I’m not sure “liked” is the right verb for my reaction to Joker, but it rattled me. It was effective. It stayed with me. It’ll probably be on my ten-best list for the year. I can certainly see why others might dislike the movie, or even be repulsed by it.
Yet among critics there has been a curious reaction: In many cases, they’ve been saying not, “I didn’t like this movie,” which I get, but something more like, “It’s really important that you not see this movie.” As I’ve noted many times before, these days the highest possible praise from New York Times critics comes in words like “subversive,” “revolutionary,” or “incendiary.” Critics can’t really make the case that Joker is an outrage to public morals after two or three generations of them have been making the case that opposing public taste and getting people riled up is an important part of what art does. So they’ve been making disingenuous arguments. I’ve seen four of them so far:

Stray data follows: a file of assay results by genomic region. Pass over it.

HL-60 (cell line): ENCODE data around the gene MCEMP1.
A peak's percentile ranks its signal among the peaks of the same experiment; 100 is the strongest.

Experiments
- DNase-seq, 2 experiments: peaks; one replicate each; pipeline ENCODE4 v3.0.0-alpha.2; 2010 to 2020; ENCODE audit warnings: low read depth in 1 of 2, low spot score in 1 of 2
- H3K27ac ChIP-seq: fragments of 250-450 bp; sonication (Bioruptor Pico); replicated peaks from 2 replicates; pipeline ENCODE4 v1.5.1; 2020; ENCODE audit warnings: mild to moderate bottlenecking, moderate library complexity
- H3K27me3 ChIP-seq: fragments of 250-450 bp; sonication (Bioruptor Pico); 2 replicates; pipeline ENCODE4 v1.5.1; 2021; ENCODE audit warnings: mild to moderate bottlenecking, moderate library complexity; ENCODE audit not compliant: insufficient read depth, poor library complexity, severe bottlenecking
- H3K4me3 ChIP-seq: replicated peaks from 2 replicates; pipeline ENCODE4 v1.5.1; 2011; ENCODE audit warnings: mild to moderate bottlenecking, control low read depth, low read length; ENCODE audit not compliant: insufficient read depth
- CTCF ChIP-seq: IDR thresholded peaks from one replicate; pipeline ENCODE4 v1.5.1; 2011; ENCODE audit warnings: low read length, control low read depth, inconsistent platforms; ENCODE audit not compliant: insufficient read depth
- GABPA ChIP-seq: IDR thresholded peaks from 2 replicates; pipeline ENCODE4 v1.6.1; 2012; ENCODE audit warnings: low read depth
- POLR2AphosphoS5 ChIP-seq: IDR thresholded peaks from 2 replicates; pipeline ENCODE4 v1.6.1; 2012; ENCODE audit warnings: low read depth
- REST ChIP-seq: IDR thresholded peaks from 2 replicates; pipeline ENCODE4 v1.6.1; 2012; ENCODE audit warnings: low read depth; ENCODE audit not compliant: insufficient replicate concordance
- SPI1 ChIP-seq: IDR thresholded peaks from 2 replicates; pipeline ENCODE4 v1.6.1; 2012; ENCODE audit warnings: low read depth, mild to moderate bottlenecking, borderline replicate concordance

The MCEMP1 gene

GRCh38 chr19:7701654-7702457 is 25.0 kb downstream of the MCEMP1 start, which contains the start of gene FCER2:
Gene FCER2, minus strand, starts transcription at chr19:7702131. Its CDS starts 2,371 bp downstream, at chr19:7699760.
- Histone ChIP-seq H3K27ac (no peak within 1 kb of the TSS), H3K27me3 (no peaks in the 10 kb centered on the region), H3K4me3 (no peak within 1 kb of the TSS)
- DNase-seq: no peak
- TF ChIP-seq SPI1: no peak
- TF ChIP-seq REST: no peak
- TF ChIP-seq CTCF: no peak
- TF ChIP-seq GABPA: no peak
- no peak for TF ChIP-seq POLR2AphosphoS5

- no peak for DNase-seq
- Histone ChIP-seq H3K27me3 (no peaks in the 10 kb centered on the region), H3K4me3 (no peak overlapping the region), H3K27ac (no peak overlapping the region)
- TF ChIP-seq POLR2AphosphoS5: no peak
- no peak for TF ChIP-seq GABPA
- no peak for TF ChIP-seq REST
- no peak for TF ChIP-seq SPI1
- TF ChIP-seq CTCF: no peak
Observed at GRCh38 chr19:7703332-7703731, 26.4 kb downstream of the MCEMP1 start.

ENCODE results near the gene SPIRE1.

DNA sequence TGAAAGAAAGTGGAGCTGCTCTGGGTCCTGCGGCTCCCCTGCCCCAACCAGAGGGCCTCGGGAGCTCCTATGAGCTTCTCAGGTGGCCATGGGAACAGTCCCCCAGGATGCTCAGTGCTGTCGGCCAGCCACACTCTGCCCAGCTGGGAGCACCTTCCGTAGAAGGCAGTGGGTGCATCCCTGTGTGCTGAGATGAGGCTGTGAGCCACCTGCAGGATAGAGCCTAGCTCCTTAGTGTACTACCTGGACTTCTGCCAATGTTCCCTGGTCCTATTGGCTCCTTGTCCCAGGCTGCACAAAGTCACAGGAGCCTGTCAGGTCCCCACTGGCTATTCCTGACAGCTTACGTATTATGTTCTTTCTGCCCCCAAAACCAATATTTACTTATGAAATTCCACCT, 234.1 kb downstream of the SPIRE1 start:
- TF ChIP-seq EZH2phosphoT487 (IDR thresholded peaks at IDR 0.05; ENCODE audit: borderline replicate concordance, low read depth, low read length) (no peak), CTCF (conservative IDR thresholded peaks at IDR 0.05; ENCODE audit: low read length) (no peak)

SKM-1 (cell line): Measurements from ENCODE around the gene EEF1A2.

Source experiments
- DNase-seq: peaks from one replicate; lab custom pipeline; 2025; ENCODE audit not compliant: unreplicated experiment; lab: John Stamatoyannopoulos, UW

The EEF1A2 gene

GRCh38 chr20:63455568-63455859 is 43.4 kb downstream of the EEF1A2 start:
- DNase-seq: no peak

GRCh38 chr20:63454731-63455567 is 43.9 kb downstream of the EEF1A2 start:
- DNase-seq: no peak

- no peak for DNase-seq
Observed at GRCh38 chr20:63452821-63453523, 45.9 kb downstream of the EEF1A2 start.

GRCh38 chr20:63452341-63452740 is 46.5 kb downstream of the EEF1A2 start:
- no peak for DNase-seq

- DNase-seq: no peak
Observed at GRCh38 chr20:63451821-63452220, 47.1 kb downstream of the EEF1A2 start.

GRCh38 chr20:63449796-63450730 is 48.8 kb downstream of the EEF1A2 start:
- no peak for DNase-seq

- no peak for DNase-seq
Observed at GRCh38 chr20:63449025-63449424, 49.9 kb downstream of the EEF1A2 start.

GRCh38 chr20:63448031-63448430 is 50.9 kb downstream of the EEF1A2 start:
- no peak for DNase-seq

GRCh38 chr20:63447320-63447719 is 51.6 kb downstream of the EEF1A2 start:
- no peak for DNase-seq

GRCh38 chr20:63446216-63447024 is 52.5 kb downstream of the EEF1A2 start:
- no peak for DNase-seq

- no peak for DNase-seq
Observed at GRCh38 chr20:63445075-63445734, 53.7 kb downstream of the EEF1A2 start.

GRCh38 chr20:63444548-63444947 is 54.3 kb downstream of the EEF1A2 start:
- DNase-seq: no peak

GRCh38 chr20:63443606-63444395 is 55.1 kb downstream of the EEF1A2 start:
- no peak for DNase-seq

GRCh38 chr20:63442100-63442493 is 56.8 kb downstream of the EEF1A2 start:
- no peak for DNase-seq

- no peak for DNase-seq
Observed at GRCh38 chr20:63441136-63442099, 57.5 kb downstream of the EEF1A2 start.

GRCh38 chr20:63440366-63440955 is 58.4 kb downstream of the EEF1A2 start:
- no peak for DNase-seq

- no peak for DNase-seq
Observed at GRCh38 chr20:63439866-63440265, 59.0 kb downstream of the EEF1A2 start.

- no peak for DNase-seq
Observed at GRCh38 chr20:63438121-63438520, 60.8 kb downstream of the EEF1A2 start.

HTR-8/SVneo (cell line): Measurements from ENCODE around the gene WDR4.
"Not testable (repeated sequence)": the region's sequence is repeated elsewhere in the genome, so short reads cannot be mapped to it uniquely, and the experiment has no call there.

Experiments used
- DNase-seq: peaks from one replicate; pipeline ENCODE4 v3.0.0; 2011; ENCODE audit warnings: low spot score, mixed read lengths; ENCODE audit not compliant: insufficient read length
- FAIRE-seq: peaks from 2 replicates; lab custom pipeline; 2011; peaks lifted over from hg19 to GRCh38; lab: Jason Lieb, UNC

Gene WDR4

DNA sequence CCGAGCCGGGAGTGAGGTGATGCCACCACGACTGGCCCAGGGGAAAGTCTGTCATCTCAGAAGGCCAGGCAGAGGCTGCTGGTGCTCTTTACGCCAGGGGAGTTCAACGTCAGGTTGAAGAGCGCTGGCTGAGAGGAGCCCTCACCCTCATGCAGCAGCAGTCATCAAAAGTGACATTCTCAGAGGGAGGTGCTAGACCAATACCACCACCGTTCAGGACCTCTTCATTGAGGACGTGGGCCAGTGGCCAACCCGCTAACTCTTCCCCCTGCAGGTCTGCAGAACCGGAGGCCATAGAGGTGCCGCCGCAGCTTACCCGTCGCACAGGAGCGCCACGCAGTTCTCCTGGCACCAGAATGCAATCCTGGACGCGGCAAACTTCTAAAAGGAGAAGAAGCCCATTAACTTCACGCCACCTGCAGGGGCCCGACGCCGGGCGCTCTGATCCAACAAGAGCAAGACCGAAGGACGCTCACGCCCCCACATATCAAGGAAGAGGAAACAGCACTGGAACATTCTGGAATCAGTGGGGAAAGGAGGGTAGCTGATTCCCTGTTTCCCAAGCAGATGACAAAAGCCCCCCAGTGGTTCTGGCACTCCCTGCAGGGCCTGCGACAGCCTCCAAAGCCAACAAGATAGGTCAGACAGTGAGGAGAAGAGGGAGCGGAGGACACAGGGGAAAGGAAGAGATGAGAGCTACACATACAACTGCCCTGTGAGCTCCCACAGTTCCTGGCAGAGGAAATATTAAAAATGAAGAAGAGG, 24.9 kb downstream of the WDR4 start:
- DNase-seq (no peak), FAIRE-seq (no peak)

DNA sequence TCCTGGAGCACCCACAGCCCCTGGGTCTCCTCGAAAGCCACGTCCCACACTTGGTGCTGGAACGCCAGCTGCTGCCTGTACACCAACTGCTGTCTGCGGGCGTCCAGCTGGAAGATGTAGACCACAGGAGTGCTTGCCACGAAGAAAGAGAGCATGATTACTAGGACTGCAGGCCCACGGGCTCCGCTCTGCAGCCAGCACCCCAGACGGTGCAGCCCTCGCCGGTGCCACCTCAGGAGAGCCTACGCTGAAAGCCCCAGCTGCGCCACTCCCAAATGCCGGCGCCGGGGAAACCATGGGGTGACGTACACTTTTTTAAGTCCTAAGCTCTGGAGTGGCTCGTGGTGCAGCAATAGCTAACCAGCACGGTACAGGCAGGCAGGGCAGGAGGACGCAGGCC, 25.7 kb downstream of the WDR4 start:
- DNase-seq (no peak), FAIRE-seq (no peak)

- You’ll get shot by an incel if you see this movie.
- Don’t see it because Gary Glitter (convicted pedophile, co-author of “Rock and Roll, Part 2”) will make money from the use of his song in the instantly-infamous staircase scene.
- The movie’s racist. You don’t want to reward racists!
- It’s boring.
My replies are as follows: 1) Lunatics and mass shooters are unpredictable. They don’t think in linear, logical terms. Anyway a lot of other movies, TV shows, and video games have shown things from a killer’s point of view. 2) It turns out that Glitter sold his rights to the song a long time ago. 3) You can’t be serious. 4) You can’t be serious.